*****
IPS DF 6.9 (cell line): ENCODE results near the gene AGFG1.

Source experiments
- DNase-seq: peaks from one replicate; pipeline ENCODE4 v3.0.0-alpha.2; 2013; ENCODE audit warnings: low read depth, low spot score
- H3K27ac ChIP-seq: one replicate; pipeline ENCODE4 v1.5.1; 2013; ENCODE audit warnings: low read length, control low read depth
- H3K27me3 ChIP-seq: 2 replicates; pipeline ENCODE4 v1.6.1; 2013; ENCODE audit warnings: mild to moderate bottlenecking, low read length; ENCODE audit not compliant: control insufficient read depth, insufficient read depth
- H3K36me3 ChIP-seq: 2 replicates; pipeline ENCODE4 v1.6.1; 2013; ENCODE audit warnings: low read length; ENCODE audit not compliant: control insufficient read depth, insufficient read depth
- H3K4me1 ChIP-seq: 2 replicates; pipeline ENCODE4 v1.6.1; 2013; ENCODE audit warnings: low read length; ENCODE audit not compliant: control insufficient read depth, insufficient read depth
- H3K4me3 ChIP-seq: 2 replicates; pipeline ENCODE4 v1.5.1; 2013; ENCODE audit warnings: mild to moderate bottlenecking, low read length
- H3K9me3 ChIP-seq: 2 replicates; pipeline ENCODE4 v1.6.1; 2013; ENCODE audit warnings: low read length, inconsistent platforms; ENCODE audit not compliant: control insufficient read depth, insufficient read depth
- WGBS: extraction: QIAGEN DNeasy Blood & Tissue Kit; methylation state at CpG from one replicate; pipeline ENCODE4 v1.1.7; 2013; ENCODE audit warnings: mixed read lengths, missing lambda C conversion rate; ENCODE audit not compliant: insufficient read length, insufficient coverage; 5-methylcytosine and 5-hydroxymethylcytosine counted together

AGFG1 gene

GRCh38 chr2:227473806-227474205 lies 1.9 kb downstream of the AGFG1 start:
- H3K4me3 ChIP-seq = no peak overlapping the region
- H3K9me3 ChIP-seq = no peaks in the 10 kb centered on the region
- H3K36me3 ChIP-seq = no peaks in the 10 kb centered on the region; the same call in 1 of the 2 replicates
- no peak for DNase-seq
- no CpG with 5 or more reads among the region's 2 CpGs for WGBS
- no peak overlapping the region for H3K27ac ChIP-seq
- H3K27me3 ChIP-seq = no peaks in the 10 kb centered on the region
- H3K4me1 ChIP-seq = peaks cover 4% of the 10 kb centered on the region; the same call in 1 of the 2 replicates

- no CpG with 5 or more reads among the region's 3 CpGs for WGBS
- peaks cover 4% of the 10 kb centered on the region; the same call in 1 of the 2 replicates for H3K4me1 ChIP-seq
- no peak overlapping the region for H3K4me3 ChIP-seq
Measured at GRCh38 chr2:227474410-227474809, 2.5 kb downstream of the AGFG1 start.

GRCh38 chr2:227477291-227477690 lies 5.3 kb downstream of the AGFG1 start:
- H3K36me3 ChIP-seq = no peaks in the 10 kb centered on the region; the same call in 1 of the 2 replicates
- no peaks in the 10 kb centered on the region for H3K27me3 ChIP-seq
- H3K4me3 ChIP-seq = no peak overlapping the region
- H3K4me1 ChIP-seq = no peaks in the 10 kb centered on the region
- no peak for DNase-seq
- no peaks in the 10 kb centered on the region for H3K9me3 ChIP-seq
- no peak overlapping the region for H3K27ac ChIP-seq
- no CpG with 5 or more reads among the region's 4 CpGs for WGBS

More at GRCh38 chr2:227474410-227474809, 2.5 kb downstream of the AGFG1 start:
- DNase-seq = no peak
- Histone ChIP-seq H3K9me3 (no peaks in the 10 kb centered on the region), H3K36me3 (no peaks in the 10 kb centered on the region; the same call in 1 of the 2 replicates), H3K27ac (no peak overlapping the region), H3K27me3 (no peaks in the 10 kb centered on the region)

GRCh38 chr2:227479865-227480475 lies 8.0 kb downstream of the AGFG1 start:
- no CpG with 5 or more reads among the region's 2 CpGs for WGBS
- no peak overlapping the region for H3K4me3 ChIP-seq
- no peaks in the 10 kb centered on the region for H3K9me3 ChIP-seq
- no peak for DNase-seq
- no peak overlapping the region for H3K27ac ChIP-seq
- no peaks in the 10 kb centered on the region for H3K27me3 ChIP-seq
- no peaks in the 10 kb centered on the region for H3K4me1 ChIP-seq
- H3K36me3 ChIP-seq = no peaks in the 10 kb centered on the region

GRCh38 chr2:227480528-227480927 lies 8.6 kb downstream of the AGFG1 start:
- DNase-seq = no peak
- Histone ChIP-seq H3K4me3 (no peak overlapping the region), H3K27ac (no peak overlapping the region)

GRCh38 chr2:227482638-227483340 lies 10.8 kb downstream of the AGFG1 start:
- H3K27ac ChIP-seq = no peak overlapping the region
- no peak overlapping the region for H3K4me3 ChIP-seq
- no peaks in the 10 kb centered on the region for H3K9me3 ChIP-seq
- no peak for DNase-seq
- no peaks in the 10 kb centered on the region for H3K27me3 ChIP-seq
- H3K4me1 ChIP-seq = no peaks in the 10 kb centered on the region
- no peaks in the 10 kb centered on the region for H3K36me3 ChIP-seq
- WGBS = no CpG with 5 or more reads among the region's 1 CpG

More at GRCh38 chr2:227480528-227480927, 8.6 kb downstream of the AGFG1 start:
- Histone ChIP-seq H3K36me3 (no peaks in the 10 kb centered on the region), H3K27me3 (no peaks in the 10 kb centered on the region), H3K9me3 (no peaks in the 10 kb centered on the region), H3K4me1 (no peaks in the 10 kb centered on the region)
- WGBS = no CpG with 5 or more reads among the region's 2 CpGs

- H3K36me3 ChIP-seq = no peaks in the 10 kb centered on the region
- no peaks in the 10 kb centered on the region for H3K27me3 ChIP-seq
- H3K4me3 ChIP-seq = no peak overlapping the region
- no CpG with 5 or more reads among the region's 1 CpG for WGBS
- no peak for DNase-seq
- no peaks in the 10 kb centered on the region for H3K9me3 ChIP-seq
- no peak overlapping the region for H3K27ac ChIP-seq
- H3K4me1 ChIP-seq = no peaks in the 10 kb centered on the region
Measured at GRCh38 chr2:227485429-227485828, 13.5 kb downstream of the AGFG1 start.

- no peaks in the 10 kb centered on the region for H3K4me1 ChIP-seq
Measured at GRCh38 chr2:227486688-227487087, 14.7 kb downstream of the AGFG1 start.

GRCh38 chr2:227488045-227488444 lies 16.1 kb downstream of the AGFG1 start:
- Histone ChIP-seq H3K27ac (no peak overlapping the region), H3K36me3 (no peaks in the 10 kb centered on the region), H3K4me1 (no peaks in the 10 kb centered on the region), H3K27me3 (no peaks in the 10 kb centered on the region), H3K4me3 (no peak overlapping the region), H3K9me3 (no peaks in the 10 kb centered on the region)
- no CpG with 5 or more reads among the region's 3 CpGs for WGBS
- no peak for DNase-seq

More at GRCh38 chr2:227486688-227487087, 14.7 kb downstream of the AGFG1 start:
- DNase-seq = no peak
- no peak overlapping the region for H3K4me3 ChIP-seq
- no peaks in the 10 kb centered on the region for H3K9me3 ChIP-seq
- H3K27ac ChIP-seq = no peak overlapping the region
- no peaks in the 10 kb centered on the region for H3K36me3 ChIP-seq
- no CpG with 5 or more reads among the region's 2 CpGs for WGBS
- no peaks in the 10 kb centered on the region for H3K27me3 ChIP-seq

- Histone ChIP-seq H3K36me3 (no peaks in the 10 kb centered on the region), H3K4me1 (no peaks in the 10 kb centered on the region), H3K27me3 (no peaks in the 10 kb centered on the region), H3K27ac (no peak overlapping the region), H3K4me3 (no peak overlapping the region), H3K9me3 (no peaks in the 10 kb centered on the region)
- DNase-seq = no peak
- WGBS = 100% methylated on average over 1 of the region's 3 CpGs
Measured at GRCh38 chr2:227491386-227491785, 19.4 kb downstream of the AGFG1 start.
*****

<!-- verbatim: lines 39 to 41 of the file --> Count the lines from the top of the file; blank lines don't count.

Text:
- no peak overlapping the region for H3K4me3 ChIP-seq
- no peaks in the 10 kb centered on the region for H3K9me3 ChIP-seq
- no peak for DNase-seq